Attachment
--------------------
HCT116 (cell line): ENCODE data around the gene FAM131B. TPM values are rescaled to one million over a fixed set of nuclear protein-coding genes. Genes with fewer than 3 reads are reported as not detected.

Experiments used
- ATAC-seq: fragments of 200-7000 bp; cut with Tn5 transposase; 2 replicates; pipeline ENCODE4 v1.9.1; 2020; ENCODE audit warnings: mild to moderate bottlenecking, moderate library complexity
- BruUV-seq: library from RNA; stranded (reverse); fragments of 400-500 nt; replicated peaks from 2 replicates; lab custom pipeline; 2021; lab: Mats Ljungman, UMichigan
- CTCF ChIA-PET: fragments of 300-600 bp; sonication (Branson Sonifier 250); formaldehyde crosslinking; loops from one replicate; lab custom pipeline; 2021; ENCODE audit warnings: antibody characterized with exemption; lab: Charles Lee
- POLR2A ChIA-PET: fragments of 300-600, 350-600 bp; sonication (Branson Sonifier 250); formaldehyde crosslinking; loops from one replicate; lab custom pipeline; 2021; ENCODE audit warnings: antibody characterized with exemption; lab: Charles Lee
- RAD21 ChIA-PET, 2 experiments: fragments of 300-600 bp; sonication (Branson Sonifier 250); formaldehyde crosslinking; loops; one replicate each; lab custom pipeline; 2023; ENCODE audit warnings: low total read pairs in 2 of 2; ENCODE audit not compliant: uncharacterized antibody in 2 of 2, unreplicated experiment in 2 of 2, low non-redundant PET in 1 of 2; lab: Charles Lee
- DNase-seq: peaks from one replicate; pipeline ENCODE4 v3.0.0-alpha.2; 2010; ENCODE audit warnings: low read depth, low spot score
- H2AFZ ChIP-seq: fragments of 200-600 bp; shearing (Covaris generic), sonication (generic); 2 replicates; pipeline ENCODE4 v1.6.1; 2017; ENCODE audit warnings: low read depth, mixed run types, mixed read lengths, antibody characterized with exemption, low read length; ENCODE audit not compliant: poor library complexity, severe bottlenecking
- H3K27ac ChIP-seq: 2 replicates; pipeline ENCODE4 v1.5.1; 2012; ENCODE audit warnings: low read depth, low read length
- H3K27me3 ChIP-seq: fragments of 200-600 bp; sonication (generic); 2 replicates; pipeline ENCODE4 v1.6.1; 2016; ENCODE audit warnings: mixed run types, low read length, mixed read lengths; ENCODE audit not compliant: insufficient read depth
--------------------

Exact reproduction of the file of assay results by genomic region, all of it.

HCT116 (cell line): ENCODE data around the gene FAM131B. TPM values are rescaled to one million over a fixed set of nuclear protein-coding genes. Genes with fewer than 3 reads are reported as not detected.

Experiments used
- ATAC-seq: fragments of 200-7000 bp; cut with Tn5 transposase; 2 replicates; pipeline ENCODE4 v1.9.1; 2020; ENCODE audit warnings: mild to moderate bottlenecking, moderate library complexity
- BruUV-seq: library from RNA; stranded (reverse); fragments of 400-500 nt; replicated peaks from 2 replicates; lab custom pipeline; 2021; lab: Mats Ljungman, UMichigan
- CTCF ChIA-PET: fragments of 300-600 bp; sonication (Branson Sonifier 250); formaldehyde crosslinking; loops from one replicate; lab custom pipeline; 2021; ENCODE audit warnings: antibody characterized with exemption; lab: Charles Lee
- POLR2A ChIA-PET: fragments of 300-600, 350-600 bp; sonication (Branson Sonifier 250); formaldehyde crosslinking; loops from one replicate; lab custom pipeline; 2021; ENCODE audit warnings: antibody characterized with exemption; lab: Charles Lee
- RAD21 ChIA-PET, 2 experiments: fragments of 300-600 bp; sonication (Branson Sonifier 250); formaldehyde crosslinking; loops; one replicate each; lab custom pipeline; 2023; ENCODE audit warnings: low total read pairs in 2 of 2; ENCODE audit not compliant: uncharacterized antibody in 2 of 2, unreplicated experiment in 2 of 2, low non-redundant PET in 1 of 2; lab: Charles Lee
- DNase-seq: peaks from one replicate; pipeline ENCODE4 v3.0.0-alpha.2; 2010; ENCODE audit warnings: low read depth, low spot score
- H2AFZ ChIP-seq: fragments of 200-600 bp; shearing (Covaris generic), sonication (generic); 2 replicates; pipeline ENCODE4 v1.6.1; 2017; ENCODE audit warnings: low read depth, mixed run types, mixed read lengths, antibody characterized with exemption, low read length; ENCODE audit not compliant: poor library complexity, severe bottlenecking
- H3K27ac ChIP-seq: 2 replicates; pipeline ENCODE4 v1.5.1; 2012; ENCODE audit warnings: low read depth, low read length
- H3K27me3 ChIP-seq: fragments of 200-600 bp; sonication (generic); 2 replicates; pipeline ENCODE4 v1.6.1; 2016; ENCODE audit warnings: mixed run types, low read length, mixed read lengths; ENCODE audit not compliant: insufficient read depth